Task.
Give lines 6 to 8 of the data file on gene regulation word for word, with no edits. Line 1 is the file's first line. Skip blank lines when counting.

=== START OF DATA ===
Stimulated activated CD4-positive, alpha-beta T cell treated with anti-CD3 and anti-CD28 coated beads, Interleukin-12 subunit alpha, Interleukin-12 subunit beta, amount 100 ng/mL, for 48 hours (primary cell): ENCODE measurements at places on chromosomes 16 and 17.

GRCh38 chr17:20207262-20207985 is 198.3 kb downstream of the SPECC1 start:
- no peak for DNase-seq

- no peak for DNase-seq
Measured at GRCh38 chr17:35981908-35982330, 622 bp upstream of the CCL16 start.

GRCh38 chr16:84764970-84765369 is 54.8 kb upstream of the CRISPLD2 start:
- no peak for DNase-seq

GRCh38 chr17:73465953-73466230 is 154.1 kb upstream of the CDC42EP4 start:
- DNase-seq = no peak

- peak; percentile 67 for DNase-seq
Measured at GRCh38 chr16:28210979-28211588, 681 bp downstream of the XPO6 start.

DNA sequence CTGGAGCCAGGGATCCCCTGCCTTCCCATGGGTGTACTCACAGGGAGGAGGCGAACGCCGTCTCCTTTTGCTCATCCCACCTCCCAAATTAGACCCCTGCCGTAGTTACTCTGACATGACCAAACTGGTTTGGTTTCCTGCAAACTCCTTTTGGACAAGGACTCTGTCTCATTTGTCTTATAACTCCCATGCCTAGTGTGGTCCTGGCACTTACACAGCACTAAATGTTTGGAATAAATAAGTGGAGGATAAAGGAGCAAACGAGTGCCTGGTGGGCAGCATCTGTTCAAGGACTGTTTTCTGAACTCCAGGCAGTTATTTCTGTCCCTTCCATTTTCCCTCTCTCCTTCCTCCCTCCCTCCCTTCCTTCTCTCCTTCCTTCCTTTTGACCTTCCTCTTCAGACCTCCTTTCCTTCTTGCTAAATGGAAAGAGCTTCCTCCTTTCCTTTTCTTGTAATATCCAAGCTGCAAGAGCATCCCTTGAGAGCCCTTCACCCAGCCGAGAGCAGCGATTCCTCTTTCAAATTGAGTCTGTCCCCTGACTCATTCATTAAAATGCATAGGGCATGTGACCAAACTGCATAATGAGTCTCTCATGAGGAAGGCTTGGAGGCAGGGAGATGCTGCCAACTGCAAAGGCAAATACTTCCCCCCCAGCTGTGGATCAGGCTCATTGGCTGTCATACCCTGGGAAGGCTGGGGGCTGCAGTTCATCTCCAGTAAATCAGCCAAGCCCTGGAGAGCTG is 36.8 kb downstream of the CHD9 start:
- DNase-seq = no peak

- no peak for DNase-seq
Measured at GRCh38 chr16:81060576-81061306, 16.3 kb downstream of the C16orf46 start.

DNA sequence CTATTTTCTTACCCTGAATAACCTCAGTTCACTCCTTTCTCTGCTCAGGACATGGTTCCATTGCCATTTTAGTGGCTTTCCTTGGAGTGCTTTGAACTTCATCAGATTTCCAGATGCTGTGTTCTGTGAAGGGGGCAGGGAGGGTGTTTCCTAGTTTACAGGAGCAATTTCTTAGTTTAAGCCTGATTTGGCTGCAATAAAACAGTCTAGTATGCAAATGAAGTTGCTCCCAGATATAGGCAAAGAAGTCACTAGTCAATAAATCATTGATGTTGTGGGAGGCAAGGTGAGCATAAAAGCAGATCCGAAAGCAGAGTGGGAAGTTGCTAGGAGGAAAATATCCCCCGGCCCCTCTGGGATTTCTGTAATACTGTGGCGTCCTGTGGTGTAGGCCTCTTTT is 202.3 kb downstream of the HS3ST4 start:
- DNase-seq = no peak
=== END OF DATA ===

GRCh38 chr16:84764970-84765369 is 54.8 kb upstream of the CRISPLD2 start:
- no peak for DNase-seq

GRCh38 chr17:73465953-73466230 is 154.1 kb upstream of the CDC42EP4 start: